Before last year’s collapse, Mali, a poor nation straddling the south of the Sahara, had built up a reputation for stability and become Africa’s No. 3 gold producer.

Donors who slashed aid after the coup have promised over 3 billion euros in reconstruction assistance after the election.

The new president will have to oversee peace talks with separatist Tuareg rebels who have agreed to allow the vote to take place in areas they operate in but have yet to lay down their arms.

France is hoping a successful vote will allow it to scale down its military presence in Mali from around 3,000 troops currently. A 12,600-strong U.N. mission is rolling out.

While there have been few counter-attacks by Islamists since they were scattered from their northern strongholds, MUJWA, one of the groups that occupied Mali’s north last year, on Saturday threatened to attack polling stations.

“Places of the so-called election will be a target for the strikes of the Mujaahideen (holy strugglers),” Mauritania’s Nouakchoute News Agency quoted the group as saying in a statement, a copy of which was obtained by the agency.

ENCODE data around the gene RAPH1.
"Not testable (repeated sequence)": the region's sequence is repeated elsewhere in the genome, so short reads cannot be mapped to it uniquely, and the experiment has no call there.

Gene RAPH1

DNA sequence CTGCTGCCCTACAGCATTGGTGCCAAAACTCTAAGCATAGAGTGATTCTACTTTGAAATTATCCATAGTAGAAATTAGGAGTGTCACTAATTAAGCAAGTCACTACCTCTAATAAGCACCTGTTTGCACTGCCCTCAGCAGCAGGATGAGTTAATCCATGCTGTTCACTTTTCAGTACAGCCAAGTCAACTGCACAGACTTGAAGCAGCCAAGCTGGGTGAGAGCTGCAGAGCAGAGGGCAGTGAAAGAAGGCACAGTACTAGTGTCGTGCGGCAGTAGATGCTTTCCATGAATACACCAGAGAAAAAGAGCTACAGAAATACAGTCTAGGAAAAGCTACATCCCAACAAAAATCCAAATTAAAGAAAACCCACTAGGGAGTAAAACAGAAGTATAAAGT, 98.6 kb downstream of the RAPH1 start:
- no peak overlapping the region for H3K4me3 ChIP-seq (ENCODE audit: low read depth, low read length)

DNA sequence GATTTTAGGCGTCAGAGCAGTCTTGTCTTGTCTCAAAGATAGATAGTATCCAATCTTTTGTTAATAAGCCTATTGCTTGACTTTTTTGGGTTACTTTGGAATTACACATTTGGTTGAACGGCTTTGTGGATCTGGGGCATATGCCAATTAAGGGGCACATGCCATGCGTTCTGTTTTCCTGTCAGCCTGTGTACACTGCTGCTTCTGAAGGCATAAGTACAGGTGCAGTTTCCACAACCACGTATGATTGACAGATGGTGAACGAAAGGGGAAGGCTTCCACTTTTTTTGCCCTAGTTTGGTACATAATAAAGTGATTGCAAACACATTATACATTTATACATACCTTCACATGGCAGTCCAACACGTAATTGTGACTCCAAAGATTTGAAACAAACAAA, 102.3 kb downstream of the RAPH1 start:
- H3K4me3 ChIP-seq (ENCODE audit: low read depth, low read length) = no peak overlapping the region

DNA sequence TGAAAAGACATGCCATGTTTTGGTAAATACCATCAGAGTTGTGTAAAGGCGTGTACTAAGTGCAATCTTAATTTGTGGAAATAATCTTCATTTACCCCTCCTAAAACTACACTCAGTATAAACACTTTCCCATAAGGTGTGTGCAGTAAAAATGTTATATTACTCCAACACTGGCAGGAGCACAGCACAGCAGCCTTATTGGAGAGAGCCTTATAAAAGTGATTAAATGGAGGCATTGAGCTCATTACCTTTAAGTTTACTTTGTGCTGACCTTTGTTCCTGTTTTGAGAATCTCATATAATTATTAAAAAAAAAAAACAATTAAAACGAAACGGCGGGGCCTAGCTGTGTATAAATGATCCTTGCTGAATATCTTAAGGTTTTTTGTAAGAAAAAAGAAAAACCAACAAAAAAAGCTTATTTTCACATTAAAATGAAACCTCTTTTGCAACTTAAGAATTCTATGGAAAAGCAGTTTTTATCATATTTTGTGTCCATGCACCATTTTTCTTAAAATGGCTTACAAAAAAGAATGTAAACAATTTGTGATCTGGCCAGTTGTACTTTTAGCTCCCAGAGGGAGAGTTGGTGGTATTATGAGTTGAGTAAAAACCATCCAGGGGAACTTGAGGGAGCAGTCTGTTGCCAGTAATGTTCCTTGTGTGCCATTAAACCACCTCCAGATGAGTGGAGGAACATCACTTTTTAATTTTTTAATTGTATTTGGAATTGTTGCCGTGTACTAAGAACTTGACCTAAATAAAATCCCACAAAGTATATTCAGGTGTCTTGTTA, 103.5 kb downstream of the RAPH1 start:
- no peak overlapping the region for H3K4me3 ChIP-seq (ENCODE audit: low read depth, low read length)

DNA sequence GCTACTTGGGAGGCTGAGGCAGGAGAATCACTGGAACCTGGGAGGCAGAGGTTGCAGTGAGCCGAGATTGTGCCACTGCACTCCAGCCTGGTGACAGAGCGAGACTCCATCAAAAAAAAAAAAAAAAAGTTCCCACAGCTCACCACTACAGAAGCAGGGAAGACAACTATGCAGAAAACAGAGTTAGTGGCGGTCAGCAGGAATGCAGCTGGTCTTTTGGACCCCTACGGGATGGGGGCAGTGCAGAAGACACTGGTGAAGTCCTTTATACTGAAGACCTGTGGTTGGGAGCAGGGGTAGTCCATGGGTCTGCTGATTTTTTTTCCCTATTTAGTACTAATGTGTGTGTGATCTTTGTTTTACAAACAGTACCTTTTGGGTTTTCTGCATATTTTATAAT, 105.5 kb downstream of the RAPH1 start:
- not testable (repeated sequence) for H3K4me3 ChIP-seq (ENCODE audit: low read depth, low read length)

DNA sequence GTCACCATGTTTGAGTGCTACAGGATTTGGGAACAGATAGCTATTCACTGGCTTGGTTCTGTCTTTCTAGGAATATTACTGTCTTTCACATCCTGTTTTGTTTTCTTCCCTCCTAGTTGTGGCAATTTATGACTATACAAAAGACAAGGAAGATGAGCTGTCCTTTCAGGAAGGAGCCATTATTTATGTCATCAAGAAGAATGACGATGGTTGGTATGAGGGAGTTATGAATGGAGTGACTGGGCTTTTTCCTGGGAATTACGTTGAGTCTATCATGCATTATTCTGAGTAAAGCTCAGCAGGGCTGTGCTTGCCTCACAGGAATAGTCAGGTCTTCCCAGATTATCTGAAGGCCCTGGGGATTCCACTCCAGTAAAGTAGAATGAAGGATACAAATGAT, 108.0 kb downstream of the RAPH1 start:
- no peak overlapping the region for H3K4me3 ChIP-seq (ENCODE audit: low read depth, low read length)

The group also warned what it called the Muslims of Mali against taking part in the elections and urged them to stay away.

Election experts said they expect some problems given the rushed preparations but added the key to stability was ensuring no-one were seen aiding one side or the other.

“All we are looking for is unity,” Mohamed Kale, imam at Bamako’s Grand Mosque, told Reuters after Friday prayers.

“This vote will allow us to find a leader so it has to be a good one. The number of people who take part will give this legitimacy,” he added.

ASUU Strike: Education Minister Has Not Helped Matters

A public affairs analyst, Chima Nnaji, has said that the Minister of Education, Ruqayat Rufai is not helping the on-going industrial strike by the Academic Staff Union of Universities (ASUU) and accused of treating the situation in an off-handed manner.

“The Minister of Education has not being helping matters” by “talking glibly.” This, he said, is a very cheap way of looking at a very serious problem.

He said “she ought to sit with her team to take a very incisive analysis of the issues moving forward”.